Perhaps the most important thing to recognize in navigating transitions is that a lot of our hesitation is based on fear.

This is the best piece I read as I prepare to edit my work. Transitioning in any capacity is difficult, but it’s also one of the forms of writer’s block that I know I struggle with.

Are there any blog posts or articles out there that help motivate you as a writer, or even motivate you more generally?

Bullet Journal Spreads: September 2016

We’re reaching the end of the month, so I figured I’d showcase how my new bullet journal setup has fared throughout September. This is all in the new notebook I started (review of the “Productive Luddite” book here!) using a Uniball Signo 207 black pen.

I don’t have a spread of the weekly spread from September 25th to October 2nd since I haven’t finished it yet. I can tell you, though, I’m trying something different: I’m doing a “dutch door” spread, with my weekly whatnots above (in the top window) and my daily logs in the pages below. I’ll definitely be posting a picture, but it’ll be on my Instagram.

Okay. I’m done dropping links. Let’s get started with the spreads!

Monthly

Text reading "September" surrounded by abstract swirls.

I love having an opening title page to the month. This is something I started doing at the end of my previous notebook, but this time around, I wanted to spruce it up. Some might call this a “zentangle” but it doesn’t conform to that trend (which… has been copyrighted. A’ight). I’ve been adding to this abstract doodle throughout the month and I’m still unsure if I want to add colour or not!

September calendar and a chart for tracking habits.

This is my calendar view and my habit tracker. I’ll admit: that calendar view was basically useless. I’ve tried this, a list view, and a larger calendar. But I just can’t seem to find something that works. I’m not sure how to improve on this, so I don’t know if I’ll include a monthly view in October at all.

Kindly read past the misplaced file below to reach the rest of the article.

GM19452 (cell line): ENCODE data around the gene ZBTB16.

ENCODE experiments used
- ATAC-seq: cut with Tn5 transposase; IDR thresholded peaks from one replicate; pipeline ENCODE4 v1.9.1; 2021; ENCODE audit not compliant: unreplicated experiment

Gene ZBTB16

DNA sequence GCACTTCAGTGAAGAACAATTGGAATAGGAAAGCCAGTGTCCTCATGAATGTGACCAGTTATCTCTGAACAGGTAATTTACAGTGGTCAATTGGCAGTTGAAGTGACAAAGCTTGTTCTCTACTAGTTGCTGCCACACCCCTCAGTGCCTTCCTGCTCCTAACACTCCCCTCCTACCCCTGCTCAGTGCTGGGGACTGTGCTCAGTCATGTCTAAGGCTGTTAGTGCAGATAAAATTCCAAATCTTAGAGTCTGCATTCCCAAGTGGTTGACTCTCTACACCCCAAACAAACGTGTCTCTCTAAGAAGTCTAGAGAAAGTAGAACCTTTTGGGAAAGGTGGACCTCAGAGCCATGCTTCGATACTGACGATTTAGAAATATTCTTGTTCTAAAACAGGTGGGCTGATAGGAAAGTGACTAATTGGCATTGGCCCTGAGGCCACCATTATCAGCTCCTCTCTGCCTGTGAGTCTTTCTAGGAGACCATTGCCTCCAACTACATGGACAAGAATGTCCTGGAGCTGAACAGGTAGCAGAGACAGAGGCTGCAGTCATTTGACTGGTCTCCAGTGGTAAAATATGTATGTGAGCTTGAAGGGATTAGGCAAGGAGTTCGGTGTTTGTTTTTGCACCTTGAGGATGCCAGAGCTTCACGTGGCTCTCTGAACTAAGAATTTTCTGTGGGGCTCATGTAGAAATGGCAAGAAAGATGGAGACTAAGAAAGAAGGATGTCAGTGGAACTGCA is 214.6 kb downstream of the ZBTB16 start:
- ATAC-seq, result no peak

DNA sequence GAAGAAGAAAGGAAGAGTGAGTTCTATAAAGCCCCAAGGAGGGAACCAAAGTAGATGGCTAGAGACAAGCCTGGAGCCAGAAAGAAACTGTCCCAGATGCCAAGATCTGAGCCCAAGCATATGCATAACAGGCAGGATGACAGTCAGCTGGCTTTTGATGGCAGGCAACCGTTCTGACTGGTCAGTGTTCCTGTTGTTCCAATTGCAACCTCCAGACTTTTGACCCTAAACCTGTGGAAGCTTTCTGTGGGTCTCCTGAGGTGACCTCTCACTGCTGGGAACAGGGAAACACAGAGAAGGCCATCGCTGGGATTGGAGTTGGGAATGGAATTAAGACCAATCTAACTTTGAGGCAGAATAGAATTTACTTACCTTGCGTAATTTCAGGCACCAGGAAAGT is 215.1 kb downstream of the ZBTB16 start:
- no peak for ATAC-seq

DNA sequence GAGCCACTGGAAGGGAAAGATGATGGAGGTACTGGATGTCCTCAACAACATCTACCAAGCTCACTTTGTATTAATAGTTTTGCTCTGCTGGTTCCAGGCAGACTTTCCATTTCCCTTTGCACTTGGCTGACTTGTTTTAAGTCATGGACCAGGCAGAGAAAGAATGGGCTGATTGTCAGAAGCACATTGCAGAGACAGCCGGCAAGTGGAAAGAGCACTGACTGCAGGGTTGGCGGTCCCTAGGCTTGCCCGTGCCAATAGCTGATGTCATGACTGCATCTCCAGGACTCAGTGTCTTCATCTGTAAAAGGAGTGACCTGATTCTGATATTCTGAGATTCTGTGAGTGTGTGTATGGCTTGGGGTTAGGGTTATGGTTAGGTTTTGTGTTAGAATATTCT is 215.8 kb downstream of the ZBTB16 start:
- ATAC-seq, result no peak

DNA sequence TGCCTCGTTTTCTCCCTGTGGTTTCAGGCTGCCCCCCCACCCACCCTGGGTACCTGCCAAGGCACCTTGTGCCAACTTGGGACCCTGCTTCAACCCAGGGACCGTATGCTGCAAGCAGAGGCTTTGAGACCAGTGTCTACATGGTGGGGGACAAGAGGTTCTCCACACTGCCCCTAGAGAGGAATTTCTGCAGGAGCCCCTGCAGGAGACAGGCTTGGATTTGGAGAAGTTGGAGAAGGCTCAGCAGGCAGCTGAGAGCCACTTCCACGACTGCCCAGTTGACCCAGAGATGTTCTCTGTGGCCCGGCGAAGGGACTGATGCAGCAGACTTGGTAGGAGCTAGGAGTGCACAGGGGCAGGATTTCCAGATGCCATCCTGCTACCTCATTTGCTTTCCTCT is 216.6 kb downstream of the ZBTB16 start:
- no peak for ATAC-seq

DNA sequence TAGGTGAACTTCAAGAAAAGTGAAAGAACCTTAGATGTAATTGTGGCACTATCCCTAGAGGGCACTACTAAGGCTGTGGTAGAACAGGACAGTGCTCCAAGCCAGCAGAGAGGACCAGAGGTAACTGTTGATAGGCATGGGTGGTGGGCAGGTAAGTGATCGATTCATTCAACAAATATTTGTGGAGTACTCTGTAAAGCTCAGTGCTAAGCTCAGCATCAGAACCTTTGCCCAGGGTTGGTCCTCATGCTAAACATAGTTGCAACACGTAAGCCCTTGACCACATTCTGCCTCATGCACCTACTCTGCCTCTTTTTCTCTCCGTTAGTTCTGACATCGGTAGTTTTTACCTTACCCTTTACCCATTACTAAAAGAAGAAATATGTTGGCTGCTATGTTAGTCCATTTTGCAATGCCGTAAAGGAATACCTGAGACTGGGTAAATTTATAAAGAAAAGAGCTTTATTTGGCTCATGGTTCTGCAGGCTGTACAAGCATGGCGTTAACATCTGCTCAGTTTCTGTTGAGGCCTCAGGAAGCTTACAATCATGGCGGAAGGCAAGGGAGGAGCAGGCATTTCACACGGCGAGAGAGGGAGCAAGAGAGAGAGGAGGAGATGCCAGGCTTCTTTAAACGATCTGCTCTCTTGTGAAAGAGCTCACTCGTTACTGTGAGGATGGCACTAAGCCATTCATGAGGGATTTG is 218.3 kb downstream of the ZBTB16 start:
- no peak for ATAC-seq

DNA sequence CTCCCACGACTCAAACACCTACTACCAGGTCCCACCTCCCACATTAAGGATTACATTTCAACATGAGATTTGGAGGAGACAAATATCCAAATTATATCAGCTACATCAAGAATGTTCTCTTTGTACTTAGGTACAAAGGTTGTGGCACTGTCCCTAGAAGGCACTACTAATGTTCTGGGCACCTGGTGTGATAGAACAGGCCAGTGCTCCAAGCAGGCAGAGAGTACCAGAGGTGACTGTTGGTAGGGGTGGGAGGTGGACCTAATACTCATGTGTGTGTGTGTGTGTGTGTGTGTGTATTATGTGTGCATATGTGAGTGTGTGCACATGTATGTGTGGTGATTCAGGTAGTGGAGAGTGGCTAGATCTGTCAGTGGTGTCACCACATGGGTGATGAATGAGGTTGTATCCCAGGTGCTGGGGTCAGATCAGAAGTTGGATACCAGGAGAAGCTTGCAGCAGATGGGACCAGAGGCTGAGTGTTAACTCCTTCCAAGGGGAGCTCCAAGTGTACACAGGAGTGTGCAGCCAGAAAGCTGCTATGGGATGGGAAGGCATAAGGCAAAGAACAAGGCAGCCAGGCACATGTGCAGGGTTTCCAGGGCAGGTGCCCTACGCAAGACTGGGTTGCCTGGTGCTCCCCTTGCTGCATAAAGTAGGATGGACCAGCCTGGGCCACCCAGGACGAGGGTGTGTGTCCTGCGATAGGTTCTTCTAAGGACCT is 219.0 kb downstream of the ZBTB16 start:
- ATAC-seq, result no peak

Weekly

Most of my weekly “spreads” are just one-page outlines of deadlines that week, goals I want to accomplish, and a few have a small calendar view.

A display of the week (September 5th to 11th) with a calendar, a to-do list, and deadlines.

A display of the week (September 12th to 18th ) with a calendar, a to-do list, and deadlines.

A display of the week (September 19th to 25th) with a calendar, a to-do list, and deadlines.

Daily

I like to use as much space as possible on pages, so my daily logs are about 2 days to a page. These are all pretty similar, and I’m thinking of different ways to improve on the spreads. I think the “dutch door” view I’m trying for this week will be the biggest change and will help me figure out how best to do things.

I think for my future daily logs, I want to categories better. I’ve struggled managing my time since school started, because I suck at realising how much time it takes for me to read through mandatory papers and stories and poems. I’m thinking for this week, I’ll use categories. I’m still not sure what categories, however, but I’ll figure out something.

I also miss my schedule/time codex, so I think I’ll bring that back in some form. It was weird trying to use it at the beginning of the semester, but I think it’ll be the most helpful now with classes in full swing.

 

A to-do list from September 5th to 8th

A to-do list from September 12th to 16th

A to-do list from September 19th to 22nd

A to-do list from September 23rd to 25th

This has been a great review of my spreads and what works for me, just through what hasn’t been working for me.

  1. Goals need to be visible daily for me to feel motivated.
  2. Daily logs are improved with categories.
  3. The time codex deserves a comeback.

I’m excited for the new month next week. It’s also my birthday month, and it should be colder, and I’m looking forward to the season.